Huawei was cut in on the deal because 3Com needs more business in China and other emerging markets – heck, 50% of its business and all of its profits are already coming out of China – and it had Huawei temporarily at bay because of a soon-to-expire non-compete signed as part of an old joint venture between the two but – with the prodding of Capital Hill – the Committee on Foreign Investments in the United States (CFIUS), the Treasury Department arm that has oversight over such things, was having none of it.
3Com said this morning that it was “unable to reach a mitigation agreement with CFIUS for this transaction” and that the threesome had withdrawn their merger application from CFIUS’ review.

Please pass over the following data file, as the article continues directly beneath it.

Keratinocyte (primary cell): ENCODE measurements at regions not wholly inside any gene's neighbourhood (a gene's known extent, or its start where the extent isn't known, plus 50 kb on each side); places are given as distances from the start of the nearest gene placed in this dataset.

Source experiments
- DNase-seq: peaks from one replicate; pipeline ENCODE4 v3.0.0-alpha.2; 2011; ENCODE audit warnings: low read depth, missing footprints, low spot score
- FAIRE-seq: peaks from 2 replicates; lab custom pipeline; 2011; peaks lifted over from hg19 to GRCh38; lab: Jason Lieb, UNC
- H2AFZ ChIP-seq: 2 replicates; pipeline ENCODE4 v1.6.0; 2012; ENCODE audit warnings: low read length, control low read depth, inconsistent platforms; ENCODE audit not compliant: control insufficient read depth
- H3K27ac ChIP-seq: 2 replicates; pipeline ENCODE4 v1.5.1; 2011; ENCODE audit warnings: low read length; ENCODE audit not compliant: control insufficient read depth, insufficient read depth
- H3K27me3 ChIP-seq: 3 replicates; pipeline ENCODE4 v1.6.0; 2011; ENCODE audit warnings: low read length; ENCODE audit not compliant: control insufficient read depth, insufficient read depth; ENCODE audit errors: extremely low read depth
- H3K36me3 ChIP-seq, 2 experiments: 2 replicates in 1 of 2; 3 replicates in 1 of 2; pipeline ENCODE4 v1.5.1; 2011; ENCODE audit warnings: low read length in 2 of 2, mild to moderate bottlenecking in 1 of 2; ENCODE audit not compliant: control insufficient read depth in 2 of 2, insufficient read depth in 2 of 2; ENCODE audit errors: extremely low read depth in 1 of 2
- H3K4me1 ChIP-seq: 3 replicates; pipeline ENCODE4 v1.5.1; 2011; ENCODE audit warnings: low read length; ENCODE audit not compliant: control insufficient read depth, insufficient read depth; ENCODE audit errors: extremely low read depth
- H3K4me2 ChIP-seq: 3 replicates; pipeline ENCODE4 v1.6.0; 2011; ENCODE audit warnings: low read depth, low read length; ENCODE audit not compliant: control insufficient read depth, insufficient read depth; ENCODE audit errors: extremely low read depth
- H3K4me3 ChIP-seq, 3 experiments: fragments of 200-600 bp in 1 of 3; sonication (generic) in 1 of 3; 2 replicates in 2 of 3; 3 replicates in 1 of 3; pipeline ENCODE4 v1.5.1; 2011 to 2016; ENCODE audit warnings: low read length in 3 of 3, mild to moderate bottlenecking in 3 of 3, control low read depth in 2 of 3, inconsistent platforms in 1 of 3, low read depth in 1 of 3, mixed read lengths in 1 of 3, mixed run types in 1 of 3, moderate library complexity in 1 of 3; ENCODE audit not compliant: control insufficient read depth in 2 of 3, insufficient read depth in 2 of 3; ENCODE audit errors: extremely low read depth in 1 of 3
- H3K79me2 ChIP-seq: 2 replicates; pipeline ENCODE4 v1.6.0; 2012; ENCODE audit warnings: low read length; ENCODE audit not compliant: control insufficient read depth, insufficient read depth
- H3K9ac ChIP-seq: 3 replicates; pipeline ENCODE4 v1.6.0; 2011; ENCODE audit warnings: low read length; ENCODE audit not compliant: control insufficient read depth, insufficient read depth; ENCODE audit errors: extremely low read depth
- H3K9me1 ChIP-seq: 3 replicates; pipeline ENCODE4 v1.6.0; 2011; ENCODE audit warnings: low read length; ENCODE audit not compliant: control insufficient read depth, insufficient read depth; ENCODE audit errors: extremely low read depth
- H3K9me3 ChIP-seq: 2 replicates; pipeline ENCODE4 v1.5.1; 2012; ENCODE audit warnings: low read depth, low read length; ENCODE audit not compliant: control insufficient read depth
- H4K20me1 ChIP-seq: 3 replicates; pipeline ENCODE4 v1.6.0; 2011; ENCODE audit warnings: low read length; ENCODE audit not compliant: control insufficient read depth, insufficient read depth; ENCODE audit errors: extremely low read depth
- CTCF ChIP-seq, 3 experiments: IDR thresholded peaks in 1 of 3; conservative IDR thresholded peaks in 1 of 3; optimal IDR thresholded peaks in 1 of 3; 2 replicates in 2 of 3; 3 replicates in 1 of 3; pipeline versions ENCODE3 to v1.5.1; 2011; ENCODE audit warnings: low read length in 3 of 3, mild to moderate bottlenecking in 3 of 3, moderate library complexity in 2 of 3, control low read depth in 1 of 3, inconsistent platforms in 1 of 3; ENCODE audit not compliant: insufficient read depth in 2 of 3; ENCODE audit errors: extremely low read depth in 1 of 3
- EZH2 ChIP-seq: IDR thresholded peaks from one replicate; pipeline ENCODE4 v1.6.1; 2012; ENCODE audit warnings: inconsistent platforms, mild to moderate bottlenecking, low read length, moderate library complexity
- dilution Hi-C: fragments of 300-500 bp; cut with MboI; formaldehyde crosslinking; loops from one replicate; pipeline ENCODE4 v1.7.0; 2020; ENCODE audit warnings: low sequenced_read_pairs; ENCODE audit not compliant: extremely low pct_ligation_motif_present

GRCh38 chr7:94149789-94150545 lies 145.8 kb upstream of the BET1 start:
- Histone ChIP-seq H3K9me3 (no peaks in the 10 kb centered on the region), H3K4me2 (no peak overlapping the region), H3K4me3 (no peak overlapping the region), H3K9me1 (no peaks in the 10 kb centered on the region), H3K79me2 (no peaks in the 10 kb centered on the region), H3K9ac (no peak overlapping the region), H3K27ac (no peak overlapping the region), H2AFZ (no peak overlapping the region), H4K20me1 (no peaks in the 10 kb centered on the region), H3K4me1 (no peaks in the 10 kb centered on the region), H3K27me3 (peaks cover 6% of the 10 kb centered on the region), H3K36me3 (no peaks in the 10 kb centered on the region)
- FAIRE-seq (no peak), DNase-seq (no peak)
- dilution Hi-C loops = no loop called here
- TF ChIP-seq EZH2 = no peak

It also mumbled something – probably unrealistic – about “the parties remain committed to continuing discussions.”
To get Washington’s okay, Bain had promised Huawei would have no operational control and would make no decisions or have access to technology that wasn’t commercially available. It was to have a 16.5% position, expanding to 21.5%, and three people on the 11-man board.